How To Write The Perfect Upwork Job Description And Hire The Best Outsourced Developers
If you’re looking for a freelance developer chances are you’ve heard about Upwork – the most popular online marketplace for global software development talent. But just like with offline hiring, finding the right person is not straightforward. This guide was created to help you ace the process of finding a great freelance developer or a team, by showing you exactly how to write the perfect upwork job description.
Why Use Upwork?
Upwork is the largest freelance marketplace with 12M registered freelancers and $1B+ billed annually. It has a broad range of providers: from novice freelancers to 50+ person development teams making millions in revenue per year.
Upwork presents itself as a place where you can easily hire a good coder. However, quick googling reveals many posts about negative client experiences on Upwork.
Don’t be discouraged right away.
Inevitably, such a large overall transaction volume produces quite a few failed projects and people are far more likely to share their bad experiences than good. Just be mindful of the fact that Upwork does have some very bad developers. Nevertheless, I believe that majority of the providers on Upwork are genuine professionals caring about their reputation.
There are several components to successful Upwork job posting strategy. First, you need to stand out from the noise to attract serious experienced freelancers. Second, eliminate high-risk candidates during the hiring process. Finally, structure the project in a way that minimizes your risk. Let’s have a deeper look into each step.
Writing the Perfect Upwork Job Description
I worked on Upwork (when it was called Elance) as a freelance developer for 3 years. Guess what was my least favorite thing to do? Yep, looking for projects. As a developer I’d rather dive into an interesting project that I get paid for than sifting through a never-ending stream of ‘Facebook clone for $500’ job posts.
Bear in mind that you compete for talented developers with other clients, most of whom have a vague idea of what they need built.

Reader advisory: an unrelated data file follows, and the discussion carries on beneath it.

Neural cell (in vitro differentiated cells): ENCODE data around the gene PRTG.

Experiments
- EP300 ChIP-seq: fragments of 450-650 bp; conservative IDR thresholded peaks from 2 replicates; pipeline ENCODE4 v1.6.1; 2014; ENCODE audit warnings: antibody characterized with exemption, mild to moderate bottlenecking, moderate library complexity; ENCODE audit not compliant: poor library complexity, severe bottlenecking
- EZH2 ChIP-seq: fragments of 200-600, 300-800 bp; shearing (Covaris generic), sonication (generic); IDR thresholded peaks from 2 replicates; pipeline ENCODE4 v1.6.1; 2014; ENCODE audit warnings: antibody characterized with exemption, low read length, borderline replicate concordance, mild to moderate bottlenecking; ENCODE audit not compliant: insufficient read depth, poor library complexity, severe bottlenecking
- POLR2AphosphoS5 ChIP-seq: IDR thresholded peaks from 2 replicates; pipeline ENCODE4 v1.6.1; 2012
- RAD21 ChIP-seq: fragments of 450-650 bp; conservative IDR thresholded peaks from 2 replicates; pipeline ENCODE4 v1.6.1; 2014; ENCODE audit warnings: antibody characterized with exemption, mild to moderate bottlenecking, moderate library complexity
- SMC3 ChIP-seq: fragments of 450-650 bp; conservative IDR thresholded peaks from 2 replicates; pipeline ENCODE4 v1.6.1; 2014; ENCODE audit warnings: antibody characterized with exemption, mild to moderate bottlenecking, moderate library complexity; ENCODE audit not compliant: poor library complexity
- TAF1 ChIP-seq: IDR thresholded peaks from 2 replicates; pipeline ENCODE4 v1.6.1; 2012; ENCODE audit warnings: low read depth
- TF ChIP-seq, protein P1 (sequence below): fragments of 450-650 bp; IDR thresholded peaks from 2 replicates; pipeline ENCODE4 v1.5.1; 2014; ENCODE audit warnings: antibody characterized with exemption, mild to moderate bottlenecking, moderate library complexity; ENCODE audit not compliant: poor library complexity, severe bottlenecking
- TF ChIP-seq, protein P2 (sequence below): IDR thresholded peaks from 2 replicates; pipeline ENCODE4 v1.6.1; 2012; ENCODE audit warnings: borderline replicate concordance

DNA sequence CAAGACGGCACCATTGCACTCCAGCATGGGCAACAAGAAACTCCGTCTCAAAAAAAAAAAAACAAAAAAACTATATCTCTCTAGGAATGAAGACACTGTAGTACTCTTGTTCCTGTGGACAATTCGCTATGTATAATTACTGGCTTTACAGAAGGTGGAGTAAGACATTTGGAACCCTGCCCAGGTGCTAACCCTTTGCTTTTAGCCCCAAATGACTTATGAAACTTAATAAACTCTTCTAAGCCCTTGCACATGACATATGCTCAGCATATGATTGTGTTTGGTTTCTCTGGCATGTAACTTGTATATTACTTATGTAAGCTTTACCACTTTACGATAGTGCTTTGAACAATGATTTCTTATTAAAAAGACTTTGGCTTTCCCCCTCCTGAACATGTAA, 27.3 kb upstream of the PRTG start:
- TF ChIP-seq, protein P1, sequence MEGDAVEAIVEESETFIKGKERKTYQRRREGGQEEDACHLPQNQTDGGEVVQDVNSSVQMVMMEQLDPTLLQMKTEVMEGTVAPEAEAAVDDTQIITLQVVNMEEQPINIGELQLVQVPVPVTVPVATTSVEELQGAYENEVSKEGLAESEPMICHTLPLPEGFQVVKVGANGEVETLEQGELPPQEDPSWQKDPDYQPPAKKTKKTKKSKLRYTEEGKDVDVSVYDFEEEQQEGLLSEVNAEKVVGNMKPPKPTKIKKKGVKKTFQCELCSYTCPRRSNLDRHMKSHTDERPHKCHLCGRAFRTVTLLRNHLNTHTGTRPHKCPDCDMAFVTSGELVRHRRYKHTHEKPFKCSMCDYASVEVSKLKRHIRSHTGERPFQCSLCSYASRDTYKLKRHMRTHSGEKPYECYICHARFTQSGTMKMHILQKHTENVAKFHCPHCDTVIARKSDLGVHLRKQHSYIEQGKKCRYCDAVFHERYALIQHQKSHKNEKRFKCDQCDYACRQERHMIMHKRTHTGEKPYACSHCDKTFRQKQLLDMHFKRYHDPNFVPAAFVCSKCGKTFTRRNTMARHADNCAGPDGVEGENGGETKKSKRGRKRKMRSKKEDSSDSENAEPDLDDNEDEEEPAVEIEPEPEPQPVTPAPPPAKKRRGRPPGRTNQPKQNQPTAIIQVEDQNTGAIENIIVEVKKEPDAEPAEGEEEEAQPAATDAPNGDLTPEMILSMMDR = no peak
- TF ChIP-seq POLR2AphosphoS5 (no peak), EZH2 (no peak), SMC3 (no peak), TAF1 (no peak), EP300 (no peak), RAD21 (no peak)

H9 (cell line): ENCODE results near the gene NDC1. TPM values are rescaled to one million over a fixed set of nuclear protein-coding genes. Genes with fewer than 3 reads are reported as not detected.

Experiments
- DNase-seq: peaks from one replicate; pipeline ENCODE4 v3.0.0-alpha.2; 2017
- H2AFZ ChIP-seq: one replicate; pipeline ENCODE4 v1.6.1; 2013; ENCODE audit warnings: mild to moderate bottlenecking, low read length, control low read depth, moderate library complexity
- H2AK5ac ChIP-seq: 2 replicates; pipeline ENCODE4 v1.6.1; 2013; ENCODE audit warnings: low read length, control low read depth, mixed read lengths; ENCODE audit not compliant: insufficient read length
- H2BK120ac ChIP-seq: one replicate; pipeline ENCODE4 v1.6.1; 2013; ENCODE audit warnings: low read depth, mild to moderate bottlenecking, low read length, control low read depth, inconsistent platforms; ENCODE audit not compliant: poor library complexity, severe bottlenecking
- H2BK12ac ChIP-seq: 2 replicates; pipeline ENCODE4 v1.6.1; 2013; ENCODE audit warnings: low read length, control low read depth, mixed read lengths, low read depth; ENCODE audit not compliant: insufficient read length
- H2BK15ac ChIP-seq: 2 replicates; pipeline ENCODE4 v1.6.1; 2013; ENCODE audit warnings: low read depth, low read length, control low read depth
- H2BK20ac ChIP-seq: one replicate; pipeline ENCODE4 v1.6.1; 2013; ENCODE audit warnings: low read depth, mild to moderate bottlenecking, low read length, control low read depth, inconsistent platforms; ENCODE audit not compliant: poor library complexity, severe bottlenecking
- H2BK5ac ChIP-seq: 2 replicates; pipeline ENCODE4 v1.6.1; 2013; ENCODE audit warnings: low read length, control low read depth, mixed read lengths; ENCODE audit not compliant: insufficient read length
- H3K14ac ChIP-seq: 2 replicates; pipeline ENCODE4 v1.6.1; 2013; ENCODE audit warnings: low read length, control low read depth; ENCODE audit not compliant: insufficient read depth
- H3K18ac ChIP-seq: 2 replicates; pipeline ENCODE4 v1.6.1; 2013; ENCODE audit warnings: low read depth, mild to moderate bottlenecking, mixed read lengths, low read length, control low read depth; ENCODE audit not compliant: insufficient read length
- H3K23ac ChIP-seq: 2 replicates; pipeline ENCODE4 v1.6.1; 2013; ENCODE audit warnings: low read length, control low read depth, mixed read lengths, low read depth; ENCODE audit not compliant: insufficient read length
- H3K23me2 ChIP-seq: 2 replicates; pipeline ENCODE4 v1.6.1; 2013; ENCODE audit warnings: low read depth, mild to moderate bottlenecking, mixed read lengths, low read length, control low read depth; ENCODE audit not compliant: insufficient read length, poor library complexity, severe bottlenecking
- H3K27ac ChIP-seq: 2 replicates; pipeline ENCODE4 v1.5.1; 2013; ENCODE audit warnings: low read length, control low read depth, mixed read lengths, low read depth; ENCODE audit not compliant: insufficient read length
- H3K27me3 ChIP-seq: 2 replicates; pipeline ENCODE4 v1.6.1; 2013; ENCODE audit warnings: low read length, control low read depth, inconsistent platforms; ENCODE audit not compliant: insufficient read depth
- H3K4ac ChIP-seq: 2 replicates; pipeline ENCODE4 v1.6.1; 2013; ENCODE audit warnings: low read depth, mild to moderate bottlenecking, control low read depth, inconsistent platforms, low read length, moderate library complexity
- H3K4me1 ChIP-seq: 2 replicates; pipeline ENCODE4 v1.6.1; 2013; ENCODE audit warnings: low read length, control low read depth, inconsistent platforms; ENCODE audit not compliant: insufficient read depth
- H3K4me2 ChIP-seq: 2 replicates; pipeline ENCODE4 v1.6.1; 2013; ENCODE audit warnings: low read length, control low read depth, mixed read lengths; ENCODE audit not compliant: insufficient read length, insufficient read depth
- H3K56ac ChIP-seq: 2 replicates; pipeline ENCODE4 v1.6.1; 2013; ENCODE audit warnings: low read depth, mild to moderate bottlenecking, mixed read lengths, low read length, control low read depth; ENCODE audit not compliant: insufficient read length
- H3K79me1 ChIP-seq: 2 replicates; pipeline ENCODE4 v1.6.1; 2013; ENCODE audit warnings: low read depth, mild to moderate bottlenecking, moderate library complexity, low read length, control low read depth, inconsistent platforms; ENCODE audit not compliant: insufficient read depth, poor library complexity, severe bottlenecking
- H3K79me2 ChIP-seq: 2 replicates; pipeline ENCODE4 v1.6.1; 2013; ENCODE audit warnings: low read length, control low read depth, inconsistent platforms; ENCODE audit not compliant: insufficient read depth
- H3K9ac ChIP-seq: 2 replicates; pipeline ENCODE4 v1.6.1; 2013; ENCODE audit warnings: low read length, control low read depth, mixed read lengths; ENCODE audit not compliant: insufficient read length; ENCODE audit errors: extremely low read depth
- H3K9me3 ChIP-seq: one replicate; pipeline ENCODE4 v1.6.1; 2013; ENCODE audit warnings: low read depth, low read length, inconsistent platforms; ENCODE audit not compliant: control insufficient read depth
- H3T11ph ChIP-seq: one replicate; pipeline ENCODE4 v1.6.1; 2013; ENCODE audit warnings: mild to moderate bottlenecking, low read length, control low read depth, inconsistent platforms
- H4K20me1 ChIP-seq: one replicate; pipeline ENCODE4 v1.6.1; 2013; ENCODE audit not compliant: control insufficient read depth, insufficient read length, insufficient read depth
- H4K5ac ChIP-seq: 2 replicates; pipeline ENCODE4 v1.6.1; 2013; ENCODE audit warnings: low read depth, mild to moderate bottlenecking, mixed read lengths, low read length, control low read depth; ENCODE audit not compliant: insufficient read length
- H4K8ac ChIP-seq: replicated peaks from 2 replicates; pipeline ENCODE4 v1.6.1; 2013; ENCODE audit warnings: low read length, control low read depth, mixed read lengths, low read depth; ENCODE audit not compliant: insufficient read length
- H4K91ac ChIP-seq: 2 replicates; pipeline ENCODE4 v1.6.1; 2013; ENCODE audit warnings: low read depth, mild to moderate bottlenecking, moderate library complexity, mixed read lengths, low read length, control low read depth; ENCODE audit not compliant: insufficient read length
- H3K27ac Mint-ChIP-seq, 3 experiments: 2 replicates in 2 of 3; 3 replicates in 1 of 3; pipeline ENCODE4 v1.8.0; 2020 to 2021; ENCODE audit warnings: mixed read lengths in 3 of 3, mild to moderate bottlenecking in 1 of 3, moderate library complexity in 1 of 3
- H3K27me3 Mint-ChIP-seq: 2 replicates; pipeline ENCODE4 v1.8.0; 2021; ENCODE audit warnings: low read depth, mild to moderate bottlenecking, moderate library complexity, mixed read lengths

At this point I’m assuming that you have a technical mentor, you’ve decided on the technology stack and have a functional specification and/or wireframes. If not, read 6 Important Questions to Ask Before Hiring an Offshore Software Development Company first. Now, in order to attract the best developers you need to write a job post that speaks ‘professionalism’. Besides good grammar and spelling here’s what an ideal post should include:
- A Clear Title. Specify exactly who you are looking for in the job title. For example: ‘Experienced Ruby-on-Rails developer to build a responsive CRM for home service providers’ or ‘Build iOS and Android applications for online dating’. A clear job name signals to developers that you did your homework and know exactly what you need done. Working with clients like this is a pleasure.
- Project Overview. In the beginning of your post include a paragraph with a short description of the project. Developers scan job posts to see if there is a fit, they read the first paragraph to decide if the whole post is worth reading. The first paragraph should include: purpose of the project, technology stack (e.g. ruby-on-rails or nodejs) and type of engagement (fixed-cost / hourly, full-time / part-time, long-term / short-term). Some of the information will be repeated in the following sections. Don’t worry about it. The overview is designed to deter irrelevant candidates and make good ones interested.
- Project Description. In this section you can expand on the project details. Give more info on the purpose of the application, the current stage of the project, the artifacts you will provide (designs, wireframes, specs), the desired timeline. Add examples of similar apps to help freelancers better understand your vision.
- Required Skills. If you’re not a technical person, this is where your technical mentor can add a lot of value. Some of the required skills will be defined by the technology stack you’ve chosen and some will be specific to your project. Your technical mentor should be able to help with this. Don’t forget to specify required English level.